Central to the training effort this summer was combating voter suppression in cities. In his stump speech, Mr. Booker frequently references the 2018 governor’s race in Georgia, where Stacey Abrams, the Democratic nominee, was narrowly defeated amid accusations of voter suppression, particularly in black communities.
Though Mr. Booker boasted during the July debate that he was the only candidate talking about the suppression of black voters, the broader Democratic coalition is currently fighting to expand the electorate on both legal and organizing grounds.
The Priorities USA Foundation, a nonprofit group that is separate from the super PAC, is currently involved in voting rights litigation in Iowa, Missouri, New Hampshire and Florida.
The D.N.C. has already created a voter suppression hotline and an online resource guide, and the Organizing Corps has been reaching out in communities that were inundated with misinformation during the last presidential campaign.
Here in Milwaukee, that means focusing heavily on areas like the 53206 ZIP code, in which 95 percent of residents are black and the majority of men have been incarcerated.
“In the rest of the country, there’s a Democratic primary going on,” said Ben Wikler, the chairman of the state Democratic Party. “In Wisconsin, we’re already starting the general election.”
The state party in Michigan has created a dedicated, full-time position of voting rights director whose sole job will be taking a proactive approach to protecting voting rights in the state, such as tracking any purges of voter rolls.
Ask any expert whether Democrats can rely solely on these cities, however, and the answer is often a resounding “no.”
Priorities USA gamed out two general-election scenarios last month. In one, if the overall turnout from people of color drops two percentage points from current national poll numbers, the Democratic nominee will most likely lose the election. In the other, if support for the Democrat among white working-class voters drops one percentage point below current polling averages, the Democrat will also probably lose.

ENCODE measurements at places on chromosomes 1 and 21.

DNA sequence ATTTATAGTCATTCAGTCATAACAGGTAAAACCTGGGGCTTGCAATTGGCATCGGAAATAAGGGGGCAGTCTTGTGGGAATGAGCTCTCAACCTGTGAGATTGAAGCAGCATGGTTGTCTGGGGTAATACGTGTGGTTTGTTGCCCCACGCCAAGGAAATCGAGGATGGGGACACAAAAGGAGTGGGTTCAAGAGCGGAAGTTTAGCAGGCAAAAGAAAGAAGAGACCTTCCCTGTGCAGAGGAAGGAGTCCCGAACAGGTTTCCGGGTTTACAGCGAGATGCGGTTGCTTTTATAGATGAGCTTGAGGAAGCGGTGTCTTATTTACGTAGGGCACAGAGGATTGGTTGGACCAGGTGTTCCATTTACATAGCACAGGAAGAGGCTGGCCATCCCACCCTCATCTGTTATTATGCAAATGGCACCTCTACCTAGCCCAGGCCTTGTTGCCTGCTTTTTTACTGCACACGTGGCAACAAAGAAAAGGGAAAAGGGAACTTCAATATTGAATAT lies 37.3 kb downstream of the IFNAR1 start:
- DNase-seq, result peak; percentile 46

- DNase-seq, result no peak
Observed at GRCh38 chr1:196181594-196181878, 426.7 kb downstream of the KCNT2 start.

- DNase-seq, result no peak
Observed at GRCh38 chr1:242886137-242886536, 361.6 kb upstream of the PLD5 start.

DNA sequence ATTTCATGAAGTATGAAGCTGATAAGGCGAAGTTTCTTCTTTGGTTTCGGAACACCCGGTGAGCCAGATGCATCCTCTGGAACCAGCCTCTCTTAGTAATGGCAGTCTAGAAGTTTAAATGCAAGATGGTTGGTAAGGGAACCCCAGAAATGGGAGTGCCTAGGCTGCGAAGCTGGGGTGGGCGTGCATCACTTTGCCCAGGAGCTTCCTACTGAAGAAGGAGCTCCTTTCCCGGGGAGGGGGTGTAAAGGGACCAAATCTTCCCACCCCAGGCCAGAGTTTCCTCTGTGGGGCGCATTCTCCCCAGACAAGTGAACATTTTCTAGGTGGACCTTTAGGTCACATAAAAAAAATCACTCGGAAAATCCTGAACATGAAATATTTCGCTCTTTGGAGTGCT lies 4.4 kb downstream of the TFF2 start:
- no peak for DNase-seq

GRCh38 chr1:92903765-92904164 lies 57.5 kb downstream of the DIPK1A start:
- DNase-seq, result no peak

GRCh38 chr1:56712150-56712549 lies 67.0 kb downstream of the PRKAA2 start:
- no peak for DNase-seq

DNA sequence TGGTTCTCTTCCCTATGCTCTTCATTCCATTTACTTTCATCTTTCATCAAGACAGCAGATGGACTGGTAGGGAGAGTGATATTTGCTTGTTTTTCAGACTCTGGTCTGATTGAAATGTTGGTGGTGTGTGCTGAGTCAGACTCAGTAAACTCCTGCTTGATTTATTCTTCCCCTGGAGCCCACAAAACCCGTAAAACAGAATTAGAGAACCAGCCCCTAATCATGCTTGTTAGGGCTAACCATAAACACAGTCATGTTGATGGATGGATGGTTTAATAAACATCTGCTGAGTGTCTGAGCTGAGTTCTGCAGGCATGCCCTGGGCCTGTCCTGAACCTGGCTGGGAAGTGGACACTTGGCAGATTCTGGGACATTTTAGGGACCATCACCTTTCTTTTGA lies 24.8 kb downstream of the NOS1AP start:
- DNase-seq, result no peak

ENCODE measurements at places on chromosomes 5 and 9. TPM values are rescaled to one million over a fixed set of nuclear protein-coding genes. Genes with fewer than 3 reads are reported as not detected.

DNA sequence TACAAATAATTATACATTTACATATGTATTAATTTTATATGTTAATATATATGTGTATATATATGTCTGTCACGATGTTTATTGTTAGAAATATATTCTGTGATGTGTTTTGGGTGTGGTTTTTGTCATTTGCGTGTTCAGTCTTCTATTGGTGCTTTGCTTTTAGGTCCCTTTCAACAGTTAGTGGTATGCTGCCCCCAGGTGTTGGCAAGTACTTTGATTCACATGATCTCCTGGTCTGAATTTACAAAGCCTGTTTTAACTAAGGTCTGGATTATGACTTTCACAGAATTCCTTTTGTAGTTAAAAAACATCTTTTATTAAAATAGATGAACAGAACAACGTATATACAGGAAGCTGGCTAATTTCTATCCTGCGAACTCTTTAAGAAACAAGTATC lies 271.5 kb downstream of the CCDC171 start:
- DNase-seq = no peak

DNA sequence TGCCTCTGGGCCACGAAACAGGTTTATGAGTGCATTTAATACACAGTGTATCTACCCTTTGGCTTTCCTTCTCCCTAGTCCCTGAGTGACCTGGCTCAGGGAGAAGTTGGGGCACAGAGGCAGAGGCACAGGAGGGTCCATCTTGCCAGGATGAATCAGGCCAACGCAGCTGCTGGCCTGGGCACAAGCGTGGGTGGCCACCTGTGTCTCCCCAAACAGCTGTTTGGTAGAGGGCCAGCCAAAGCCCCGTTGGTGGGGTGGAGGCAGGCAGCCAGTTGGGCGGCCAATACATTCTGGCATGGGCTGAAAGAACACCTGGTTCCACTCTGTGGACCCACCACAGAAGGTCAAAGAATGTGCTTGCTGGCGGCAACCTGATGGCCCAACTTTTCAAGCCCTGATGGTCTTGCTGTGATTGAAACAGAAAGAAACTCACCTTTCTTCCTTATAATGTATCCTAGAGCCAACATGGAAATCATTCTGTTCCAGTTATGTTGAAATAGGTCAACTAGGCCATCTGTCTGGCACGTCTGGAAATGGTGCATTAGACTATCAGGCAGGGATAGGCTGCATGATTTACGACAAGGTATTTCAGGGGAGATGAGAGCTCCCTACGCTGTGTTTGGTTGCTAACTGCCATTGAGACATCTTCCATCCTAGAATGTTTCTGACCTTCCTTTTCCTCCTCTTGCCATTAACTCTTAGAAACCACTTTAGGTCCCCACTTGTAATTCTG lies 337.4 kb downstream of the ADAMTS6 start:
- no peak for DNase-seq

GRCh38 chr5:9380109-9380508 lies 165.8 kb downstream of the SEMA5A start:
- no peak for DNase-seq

“It really is trying to find the sweet spot,” said Patrick Murray, the director of polling at Monmouth University. “The debate so far has been really focused on winning back that white, blue-collar, working-class vote. But it’s right to get your urban vote excited about you as well.”
An increasingly common campaign swing
Many of the Democratic candidates are making similar deviations from the state fairs, county dinners and fish fries of Iowa, New Hampshire, Nevada and South Carolina — the four states that are first to vote.
Senator Bernie Sanders dipped into a coffee shop meet-and-greet in Milwaukee, and Senator Elizabeth Warren campaigned there after unveiling her immigration platform. Senator Kamala Harris has made multiple trips to Detroit. Former Vice President Joseph R. Biden Jr. anchored his campaign in Philadelphia.
And national Democrats continue to telegraph the importance of these cities with major events: The July debates were held in Detroit; next summer’s convention will be in Milwaukee.
At the Booker rally, voters were relieved to see the growing attention paid to these cities amid a primary in which the four early-voting states always carry outsize import.
In Milwaukee, “it’s the same problem with what’s going on in the U.S.A. right now,” said Steve Morehead, 42, a lifelong resident. He said he believed cities like his hometown were being left behind.
Mr. Booker was the first candidate Mr. Morehead had seen in person this cycle, but he said he hadn’t yet decided whom to support.
Set against the national debate over gun control following the mass shootings in Dayton, Ohio, and El Paso, Mr. Booker spoke at length about the scourge of gun violence and its outsize impact on places like Milwaukee, drawing on similar themes as he did in a speech last week in Charleston, S.C.
“We pledge to be a nation of liberty and justice for all, but where is the justice when children are being killed every single day in our nation by gun violence?” he said.
He held his event in Sherman Park, the northern Milwaukee neighborhood where three years ago, a police officer shot and killed Sylville K. Smith, a young black man. The killing set off three days of unrest, with multiple arrests and injuries.
As he closed, Mr. Booker returned to his lofty and familiar themes of unity. The political and racial divisions stoked by the Trump administration, and often by the president himself, have left the country in need of more than just new leadership, Mr. Booker said. It needs to heal.
“I’m with you on beating him,” Mr. Booker told the crowd here. “But dear God, can’t we have bigger ambitions than that?”